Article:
How To Plan For A Successful Post-Retirement Move


I just got home from a visit to my childhood home in South Dakota. It will be my last visit there since I just spent this vacation packing up and moving my parents out of that home. They’ve lived there since 1975, but you probably would’ve guessed that they’d been there longer based on the amount of stuff we found in the crawlspace. The treasures we found were amazing!

When my parents first retired, they spent six months of the year in South Dakota and six months of the year in Arizona. I’ll let you figure out where they were for each season! Then they decided to move permanently, which was a big step for my parents. According to the Transamerica Center for Retirement Studies, 40% of retirees move after retirement, and I have found that to be true with my clients as well.

Watching my parents go through this post-retirement move, and after many talks with them along the way, I’ve gleaned a few tips that I’ll pass to my clients from now on as they approach this milestone, and I would like to share them with you.

Five Tips For A Successful Post-Retirement Move

  1. 1. Choose a new home only after considering your future lifestyle. Every retiree will value something different, and their home choice should reflect that. Do you want to downsize to a tiny home, or do you want to have a room for guests, so the grandkids can come over? Do you want your own lawn, or do you prefer to live in a community where all the landscaping is taken care of for you? Do you want to live by the beach or the mountains?

You will also want to think about future considerations. Will you need a walk-in shower instead of a tub? How will you handle stairs in the coming years if your health prevents you from easily navigating them? Determining your priorities based on your values and the reality of the future will help ensure you choose a home that you can stay in for a long time to come.

  1. 2. It’s just a house. Although there is a sense of nostalgia and love that develops for a home that you have spent decades raising your family in, remember that when it comes down to it, it is just a house. Your house does not hold your memories; your memories move with you.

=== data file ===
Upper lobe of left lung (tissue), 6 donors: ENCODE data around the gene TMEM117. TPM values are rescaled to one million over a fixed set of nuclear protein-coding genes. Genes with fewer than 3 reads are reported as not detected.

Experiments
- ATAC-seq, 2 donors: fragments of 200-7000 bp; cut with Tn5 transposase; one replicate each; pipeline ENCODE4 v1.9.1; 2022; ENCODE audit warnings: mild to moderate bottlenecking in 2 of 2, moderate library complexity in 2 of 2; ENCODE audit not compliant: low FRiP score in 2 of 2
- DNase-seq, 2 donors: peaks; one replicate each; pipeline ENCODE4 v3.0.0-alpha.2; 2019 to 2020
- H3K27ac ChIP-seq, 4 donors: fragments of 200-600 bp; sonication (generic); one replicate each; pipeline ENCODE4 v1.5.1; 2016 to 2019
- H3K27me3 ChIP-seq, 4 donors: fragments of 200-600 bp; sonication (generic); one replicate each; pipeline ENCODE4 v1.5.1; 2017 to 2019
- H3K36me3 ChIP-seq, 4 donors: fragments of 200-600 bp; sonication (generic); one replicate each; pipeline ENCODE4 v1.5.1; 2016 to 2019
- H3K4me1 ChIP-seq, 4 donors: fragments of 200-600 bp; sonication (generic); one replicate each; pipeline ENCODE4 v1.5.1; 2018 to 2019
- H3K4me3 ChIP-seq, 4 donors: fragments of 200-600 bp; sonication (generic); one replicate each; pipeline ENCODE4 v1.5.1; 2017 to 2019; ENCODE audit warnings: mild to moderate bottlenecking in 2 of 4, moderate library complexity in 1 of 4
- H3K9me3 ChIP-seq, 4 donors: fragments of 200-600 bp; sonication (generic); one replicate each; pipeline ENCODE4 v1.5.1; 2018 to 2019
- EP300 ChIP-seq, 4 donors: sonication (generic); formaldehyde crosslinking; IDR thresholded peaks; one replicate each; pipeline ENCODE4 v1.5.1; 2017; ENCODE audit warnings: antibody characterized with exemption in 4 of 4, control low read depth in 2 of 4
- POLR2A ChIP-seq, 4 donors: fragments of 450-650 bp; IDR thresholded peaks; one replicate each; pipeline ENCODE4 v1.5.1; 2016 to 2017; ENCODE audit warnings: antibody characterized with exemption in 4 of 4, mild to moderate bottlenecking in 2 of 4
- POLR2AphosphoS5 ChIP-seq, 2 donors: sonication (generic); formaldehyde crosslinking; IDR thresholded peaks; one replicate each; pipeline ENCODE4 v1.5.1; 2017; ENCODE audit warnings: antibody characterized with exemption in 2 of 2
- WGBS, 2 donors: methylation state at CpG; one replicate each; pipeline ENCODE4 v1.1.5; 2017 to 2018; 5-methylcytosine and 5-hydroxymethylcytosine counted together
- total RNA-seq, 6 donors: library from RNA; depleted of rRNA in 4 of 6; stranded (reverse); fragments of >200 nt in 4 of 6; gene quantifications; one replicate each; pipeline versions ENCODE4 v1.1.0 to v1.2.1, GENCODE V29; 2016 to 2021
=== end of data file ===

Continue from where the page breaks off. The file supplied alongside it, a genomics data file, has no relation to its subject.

2. 3. Pre-determine who gets what. If in doubt, you don’t need it. Going through 40 years of accumulated items is probably one of the hardest parts of this process! It helps to know ahead of time which child, friend or charity will get the larger or more valuable items (whether monetarily or emotionally valuable) that you will not be taking with you. You’ll want to make sure you communicate your plan to your loved ones to avoid any confusion.

Now all that is left are the everyday items. When moving to a new place in this new season of life, deciding what to bring may become overwhelming. My motto to my parents became, “If in doubt, you don’t need it.”

  1. 4. Don’t sweat the inspector. Selling a home you have lived in for decades can be a daunting task, especially when the home is older and the inspector starts checking every single outlet. Just take a deep breath and remember, it’ll all work out. This will all be behind you soon.
  2. 5. You will second-guess your decision throughout the process. This is inevitable. You are working through a major life change and it will surely bring up doubts and fears, but also excitement and anticipation of what the future holds. Focus on the excitement and benefits of moving to a home that is better suited to your retirement lifestyle. You will be glad you did.

In the end, the best advice is to set a timeline and stick to it. The further you get into the process, the more stressful it will be, but there is light at the end of the tunnel. Your future awaits!

For more information about the author, Jason LaBarge, visit his website at

Jason LaBarge, Financial Advisor and Managing Partner at Premier Planning Group
115 West Street, Suite 400 Annapolis, MD 21401 443-837-2531

Securities offered through Cetera Advisor Networks LLC, member FINRA/SIPC. Advisory services offered through Summit Financial Group Inc., a registered investment adviser. Summit and Cetera are affiliated and under separate ownership from any other named entity.


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